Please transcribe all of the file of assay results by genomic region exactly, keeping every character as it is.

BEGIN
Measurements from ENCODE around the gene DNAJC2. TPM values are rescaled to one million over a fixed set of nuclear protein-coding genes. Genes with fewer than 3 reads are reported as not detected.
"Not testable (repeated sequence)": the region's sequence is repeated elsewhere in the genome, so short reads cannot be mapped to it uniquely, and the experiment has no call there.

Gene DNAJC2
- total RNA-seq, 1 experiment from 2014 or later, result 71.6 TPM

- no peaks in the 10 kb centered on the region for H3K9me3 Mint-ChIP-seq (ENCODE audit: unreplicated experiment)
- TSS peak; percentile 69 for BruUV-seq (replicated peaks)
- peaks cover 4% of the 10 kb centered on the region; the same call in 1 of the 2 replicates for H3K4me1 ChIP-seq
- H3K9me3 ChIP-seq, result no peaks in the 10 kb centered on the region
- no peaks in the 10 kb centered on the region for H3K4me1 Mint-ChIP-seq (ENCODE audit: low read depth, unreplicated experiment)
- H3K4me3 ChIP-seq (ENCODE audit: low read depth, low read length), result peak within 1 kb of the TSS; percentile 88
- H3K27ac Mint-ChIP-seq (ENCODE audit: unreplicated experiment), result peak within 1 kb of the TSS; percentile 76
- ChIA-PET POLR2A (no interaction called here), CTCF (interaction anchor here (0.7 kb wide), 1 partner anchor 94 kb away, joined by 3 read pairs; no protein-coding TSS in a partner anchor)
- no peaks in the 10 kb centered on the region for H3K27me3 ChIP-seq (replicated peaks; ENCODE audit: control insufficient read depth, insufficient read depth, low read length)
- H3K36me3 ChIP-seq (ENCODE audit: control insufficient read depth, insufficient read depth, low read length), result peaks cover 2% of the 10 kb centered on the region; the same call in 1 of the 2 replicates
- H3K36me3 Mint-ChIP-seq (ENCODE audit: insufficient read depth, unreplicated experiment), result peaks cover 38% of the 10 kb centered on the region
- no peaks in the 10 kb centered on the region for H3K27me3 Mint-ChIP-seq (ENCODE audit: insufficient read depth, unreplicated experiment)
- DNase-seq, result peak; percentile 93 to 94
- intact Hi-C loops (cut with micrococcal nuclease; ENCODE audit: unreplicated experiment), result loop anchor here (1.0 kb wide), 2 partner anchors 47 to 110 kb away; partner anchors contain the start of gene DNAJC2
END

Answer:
Measurements from ENCODE around the gene DNAJC2. TPM values are rescaled to one million over a fixed set of nuclear protein-coding genes. Genes with fewer than 3 reads are reported as not detected.
"Not testable (repeated sequence)": the region's sequence is repeated elsewhere in the genome, so short reads cannot be mapped to it uniquely, and the experiment has no call there.

Gene DNAJC2
- total RNA-seq, 1 experiment from 2014 or later, result 71.6 TPM

- no peaks in the 10 kb centered on the region for H3K9me3 Mint-ChIP-seq (ENCODE audit: unreplicated experiment)
- TSS peak; percentile 69 for BruUV-seq (replicated peaks)
- peaks cover 4% of the 10 kb centered on the region; the same call in 1 of the 2 replicates for H3K4me1 ChIP-seq
- H3K9me3 ChIP-seq, result no peaks in the 10 kb centered on the region
- no peaks in the 10 kb centered on the region for H3K4me1 Mint-ChIP-seq (ENCODE audit: low read depth, unreplicated experiment)
- H3K4me3 ChIP-seq (ENCODE audit: low read depth, low read length), result peak within 1 kb of the TSS; percentile 88
- H3K27ac Mint-ChIP-seq (ENCODE audit: unreplicated experiment), result peak within 1 kb of the TSS; percentile 76
- ChIA-PET POLR2A (no interaction called here), CTCF (interaction anchor here (0.7 kb wide), 1 partner anchor 94 kb away, joined by 3 read pairs; no protein-coding TSS in a partner anchor)
- no peaks in the 10 kb centered on the region for H3K27me3 ChIP-seq (replicated peaks; ENCODE audit: control insufficient read depth, insufficient read depth, low read length)
- H3K36me3 ChIP-seq (ENCODE audit: control insufficient read depth, insufficient read depth, low read length), result peaks cover 2% of the 10 kb centered on the region; the same call in 1 of the 2 replicates
- H3K36me3 Mint-ChIP-seq (ENCODE audit: insufficient read depth, unreplicated experiment), result peaks cover 38% of the 10 kb centered on the region
- no peaks in the 10 kb centered on the region for H3K27me3 Mint-ChIP-seq (ENCODE audit: insufficient read depth, unreplicated experiment)
- DNase-seq, result peak; percentile 93 to 94
- intact Hi-C loops (cut with micrococcal nuclease; ENCODE audit: unreplicated experiment), result loop anchor here (1.0 kb wide), 2 partner anchors 47 to 110 kb away; partner anchors contain the start of gene DNAJC2